True to the nature of the crepuscular hunter, these fish can be a little cryptic when you first get them. As they become used to their environment, they will become braver, but mostly can be enjoyed during feeding time.
The male remains close to the rock during times of inactivity, unlike the female, which tends to bury itself deep in the sand. They are sexually dimorphic in the same way as the Rubripinnis Waspfish. The dorsal spines are incised, with those of the male being more deeply so, and longer than those of the female. The dorsal spines of the male are also more curved and backswept than the female’s spines. Males are also larger than females in terms of body size.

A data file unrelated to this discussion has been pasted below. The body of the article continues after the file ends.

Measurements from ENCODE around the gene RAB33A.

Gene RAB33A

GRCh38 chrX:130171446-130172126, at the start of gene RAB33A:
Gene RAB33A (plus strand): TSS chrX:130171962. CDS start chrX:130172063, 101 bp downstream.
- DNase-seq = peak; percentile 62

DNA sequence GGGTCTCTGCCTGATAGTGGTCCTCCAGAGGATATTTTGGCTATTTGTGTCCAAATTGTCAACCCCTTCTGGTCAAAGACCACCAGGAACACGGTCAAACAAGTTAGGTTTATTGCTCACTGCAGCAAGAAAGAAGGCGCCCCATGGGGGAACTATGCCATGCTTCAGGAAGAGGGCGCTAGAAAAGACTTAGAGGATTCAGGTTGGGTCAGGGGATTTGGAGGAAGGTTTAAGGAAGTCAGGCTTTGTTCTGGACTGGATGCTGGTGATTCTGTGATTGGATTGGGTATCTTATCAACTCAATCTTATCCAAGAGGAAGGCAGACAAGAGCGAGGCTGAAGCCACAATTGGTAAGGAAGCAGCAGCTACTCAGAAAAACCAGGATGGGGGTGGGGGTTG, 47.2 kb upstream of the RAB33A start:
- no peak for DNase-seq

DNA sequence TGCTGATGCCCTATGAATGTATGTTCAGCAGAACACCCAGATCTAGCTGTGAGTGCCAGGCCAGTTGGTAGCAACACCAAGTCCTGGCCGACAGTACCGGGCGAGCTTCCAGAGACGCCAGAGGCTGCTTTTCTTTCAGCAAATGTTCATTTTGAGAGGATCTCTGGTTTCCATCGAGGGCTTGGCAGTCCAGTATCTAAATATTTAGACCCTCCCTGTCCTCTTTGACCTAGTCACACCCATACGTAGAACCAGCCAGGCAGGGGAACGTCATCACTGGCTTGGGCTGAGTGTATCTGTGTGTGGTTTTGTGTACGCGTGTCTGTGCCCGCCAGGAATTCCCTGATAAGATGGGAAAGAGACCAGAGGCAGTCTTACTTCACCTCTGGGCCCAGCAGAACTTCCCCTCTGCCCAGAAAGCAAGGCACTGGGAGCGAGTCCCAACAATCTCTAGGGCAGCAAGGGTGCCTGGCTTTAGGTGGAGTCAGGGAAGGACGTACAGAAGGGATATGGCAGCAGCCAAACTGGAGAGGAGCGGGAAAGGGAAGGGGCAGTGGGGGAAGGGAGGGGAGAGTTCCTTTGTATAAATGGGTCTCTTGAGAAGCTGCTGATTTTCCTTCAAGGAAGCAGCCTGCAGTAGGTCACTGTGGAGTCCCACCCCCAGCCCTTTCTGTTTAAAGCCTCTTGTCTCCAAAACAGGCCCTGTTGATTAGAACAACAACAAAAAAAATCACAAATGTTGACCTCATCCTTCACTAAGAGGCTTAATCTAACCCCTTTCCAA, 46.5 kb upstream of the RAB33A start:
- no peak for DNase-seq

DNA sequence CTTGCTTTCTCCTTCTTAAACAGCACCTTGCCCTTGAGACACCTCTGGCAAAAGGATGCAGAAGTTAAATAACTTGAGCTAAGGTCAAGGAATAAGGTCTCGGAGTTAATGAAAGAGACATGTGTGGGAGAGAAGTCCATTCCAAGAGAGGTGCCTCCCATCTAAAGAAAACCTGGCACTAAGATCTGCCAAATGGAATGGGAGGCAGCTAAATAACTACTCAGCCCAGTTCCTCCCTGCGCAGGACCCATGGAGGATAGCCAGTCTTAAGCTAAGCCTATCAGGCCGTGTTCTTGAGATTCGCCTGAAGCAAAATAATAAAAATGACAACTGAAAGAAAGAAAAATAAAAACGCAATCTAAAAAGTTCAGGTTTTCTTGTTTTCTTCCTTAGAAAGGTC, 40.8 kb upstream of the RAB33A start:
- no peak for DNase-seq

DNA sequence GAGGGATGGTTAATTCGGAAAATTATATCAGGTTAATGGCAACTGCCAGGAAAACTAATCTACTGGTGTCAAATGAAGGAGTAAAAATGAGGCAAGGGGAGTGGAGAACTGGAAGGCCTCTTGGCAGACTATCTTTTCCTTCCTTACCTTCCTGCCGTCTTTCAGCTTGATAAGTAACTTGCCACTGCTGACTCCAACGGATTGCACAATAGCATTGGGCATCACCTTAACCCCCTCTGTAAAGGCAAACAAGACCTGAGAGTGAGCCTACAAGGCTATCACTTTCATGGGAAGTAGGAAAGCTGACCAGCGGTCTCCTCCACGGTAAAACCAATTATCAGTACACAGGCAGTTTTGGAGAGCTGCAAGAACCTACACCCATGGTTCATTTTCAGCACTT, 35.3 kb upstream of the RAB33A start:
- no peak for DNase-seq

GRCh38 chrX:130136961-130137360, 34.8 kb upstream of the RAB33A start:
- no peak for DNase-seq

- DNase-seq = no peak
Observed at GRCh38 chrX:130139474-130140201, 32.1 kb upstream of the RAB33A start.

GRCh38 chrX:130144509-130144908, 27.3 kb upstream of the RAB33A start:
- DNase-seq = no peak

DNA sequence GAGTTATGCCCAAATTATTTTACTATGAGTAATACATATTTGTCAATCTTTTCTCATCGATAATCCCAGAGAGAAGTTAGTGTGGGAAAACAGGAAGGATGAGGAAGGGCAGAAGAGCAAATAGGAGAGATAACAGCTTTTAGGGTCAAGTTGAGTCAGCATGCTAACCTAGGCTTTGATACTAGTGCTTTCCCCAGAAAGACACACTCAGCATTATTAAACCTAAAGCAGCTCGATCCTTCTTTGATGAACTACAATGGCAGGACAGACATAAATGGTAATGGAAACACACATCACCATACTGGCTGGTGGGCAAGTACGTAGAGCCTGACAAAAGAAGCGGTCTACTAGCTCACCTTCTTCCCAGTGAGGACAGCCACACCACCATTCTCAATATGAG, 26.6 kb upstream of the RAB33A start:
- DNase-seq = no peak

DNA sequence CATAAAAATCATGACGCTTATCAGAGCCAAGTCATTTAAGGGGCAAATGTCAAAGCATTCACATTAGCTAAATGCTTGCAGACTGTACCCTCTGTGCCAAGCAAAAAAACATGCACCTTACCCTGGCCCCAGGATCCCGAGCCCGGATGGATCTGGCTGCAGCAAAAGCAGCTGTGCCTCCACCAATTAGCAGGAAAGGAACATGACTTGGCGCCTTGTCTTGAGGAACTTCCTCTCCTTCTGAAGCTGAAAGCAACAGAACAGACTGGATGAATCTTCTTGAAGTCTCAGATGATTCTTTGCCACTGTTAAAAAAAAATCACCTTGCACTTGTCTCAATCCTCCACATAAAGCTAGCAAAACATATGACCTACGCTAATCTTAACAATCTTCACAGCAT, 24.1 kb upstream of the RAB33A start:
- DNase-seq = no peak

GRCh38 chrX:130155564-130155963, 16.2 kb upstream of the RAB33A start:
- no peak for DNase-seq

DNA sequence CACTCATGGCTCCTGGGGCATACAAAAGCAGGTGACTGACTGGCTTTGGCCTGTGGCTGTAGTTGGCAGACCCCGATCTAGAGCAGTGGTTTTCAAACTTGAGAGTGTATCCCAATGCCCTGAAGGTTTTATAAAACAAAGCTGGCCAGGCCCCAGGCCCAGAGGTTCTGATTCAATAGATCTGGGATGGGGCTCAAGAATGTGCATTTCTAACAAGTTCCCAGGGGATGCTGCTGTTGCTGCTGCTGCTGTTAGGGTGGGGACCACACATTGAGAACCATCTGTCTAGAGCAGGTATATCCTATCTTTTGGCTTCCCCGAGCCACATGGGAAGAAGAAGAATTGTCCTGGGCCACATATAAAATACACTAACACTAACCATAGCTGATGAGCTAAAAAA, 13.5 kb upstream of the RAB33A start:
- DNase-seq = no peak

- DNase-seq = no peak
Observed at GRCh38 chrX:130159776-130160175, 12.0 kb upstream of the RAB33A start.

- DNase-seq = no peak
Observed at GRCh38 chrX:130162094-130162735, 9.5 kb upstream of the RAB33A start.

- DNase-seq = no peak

They may be a little hard to feed among more aggressive feeders and will do best with training in a separate tank, before introduction to the display.
There’s a little waspfish in this video, but I can’t find one of this particular species.